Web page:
Teaching Robots to Read Harper Lee

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It started with Siri - Apple’s built-in Intelligent Assistant - who responds to the words that you say rather than the requests that you type. It can access any information on your device, and of course where that information isn’t enough, can refer you to more relevant resources on-line.

Siri has been known to respond with humour to unusual questions, or to reference pop-culture: “Who let the dogs out? Siri: “Who? Who? Who? Who? Who?.

It can even be updated with more relevant references, such as the upcoming premiere of the next Game of Thrones series. However these are pre-programmed responses.

Earlier this year Microsoft went a step further and released an Artificially Intelligent ‘chatbot’, but with disastrous effects. 

"Microsoft shuts down AI chatbot turned into a pro-Hitler racist troll in just 24 hours" - The Independent

Perhaps we should thank Microsoft for that and for pointing out that "we need to be more deliberate with how we interact with such kinds of AI technology, since these programs will only magnify the ideas and information we feed them.”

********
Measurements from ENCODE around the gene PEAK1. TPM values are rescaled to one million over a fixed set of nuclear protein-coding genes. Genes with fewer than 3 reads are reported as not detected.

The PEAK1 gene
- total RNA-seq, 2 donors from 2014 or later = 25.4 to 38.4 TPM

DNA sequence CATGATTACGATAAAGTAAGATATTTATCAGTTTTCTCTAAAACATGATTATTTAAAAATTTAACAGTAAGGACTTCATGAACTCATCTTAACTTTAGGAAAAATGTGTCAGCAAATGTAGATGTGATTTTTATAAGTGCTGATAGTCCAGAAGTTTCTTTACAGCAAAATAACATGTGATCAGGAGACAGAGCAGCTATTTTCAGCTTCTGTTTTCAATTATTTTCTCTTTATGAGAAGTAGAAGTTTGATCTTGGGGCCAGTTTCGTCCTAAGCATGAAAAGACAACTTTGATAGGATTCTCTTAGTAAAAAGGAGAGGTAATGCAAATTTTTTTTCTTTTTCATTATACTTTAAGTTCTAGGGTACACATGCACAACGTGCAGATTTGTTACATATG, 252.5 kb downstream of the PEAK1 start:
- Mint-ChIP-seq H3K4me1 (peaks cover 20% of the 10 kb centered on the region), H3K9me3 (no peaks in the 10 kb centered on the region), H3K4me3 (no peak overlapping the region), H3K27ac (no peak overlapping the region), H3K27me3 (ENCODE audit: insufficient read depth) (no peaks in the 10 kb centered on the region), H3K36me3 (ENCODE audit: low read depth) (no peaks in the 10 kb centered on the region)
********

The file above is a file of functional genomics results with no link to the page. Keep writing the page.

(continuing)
One possible solution is story-telling.

Recent research by US social scientists found that those who read novels by the likes of Toni Morrison and Harper Lee do better at 'theory of mind tests' - "inferring others feelings". At the same time a team from The Georgia Institute of Technology are pioneering a system called Quixote, by which an artificial intelligence learns “value alignment” by reading stories from different cultures.

Stories teach us values. Take To Kill A Mockingbird for example. We don’t just learn that racism is unjust and systematically wrong but that it’s complicated, that it involves real lives, suffering, and courage. Stories inform and engage us by enabling us to experience a reality other than our own. They can evoke emotion in us, empathy for individuals, compassion or disgust. But they allow us to get there by ourselves.

What if we could teach robots in the same way?